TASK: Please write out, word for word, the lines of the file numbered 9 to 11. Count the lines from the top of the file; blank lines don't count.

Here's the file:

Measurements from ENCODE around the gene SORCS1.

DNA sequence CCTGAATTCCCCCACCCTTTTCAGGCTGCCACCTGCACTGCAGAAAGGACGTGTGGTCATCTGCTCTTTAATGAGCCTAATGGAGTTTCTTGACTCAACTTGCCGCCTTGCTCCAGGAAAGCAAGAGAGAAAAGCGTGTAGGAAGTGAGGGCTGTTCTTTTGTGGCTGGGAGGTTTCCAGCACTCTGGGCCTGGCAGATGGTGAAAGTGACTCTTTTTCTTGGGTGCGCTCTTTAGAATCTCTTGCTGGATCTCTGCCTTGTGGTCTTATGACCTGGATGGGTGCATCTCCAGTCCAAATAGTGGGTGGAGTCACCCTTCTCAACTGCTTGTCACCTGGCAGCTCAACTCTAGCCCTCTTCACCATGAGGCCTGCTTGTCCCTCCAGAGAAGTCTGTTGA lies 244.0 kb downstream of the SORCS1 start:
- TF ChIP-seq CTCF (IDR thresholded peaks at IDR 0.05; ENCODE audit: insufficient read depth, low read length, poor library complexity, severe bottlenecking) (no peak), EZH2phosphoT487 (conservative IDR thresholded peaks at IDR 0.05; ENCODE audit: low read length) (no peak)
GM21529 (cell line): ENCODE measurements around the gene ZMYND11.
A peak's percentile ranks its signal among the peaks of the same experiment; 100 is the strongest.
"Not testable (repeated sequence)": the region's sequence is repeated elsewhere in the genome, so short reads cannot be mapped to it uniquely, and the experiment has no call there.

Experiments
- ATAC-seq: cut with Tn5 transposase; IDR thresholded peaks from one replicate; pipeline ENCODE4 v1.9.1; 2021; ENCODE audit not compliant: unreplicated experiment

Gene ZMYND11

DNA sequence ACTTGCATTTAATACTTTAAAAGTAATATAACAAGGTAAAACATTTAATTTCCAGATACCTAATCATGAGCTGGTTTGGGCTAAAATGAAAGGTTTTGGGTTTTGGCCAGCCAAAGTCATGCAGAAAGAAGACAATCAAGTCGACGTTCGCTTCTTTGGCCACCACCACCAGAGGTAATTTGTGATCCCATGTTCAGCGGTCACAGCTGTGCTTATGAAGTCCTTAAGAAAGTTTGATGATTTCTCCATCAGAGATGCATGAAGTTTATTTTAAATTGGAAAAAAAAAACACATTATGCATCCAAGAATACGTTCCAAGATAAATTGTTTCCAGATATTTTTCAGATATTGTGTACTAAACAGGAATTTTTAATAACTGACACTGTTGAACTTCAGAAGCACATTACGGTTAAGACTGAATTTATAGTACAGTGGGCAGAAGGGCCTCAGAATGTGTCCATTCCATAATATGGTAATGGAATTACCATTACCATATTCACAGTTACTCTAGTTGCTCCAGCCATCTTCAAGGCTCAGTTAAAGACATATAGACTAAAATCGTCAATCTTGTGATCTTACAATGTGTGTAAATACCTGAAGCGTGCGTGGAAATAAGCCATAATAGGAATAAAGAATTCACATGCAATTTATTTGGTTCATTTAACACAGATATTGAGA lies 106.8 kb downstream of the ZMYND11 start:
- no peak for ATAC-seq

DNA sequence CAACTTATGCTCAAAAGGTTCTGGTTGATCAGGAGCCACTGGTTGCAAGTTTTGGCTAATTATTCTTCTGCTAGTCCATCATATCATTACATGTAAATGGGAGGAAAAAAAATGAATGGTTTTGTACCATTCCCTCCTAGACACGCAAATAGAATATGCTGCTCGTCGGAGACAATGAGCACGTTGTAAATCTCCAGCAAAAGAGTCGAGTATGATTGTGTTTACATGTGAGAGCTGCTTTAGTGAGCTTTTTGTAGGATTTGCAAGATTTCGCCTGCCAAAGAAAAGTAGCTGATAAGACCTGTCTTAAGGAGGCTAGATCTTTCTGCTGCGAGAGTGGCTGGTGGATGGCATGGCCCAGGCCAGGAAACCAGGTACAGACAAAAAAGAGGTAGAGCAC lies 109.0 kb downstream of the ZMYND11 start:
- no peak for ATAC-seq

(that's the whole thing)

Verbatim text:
Gene ZMYND11

DNA sequence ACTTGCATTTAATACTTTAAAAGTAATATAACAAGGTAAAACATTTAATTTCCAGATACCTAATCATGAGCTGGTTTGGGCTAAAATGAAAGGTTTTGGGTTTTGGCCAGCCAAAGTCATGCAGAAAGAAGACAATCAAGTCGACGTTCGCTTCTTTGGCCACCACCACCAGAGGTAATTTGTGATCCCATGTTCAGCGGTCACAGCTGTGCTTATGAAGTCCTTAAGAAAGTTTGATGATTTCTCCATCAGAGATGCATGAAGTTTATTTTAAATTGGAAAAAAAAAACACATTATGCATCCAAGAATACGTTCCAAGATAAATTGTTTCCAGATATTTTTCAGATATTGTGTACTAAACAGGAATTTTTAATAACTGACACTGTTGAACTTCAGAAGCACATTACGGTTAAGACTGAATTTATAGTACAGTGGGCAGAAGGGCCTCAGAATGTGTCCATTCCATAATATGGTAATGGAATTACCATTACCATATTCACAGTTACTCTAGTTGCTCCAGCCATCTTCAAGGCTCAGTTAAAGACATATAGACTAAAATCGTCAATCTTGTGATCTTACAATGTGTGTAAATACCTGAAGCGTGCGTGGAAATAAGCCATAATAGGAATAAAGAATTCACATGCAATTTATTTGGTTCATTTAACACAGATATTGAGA lies 106.8 kb downstream of the ZMYND11 start:
- no peak for ATAC-seq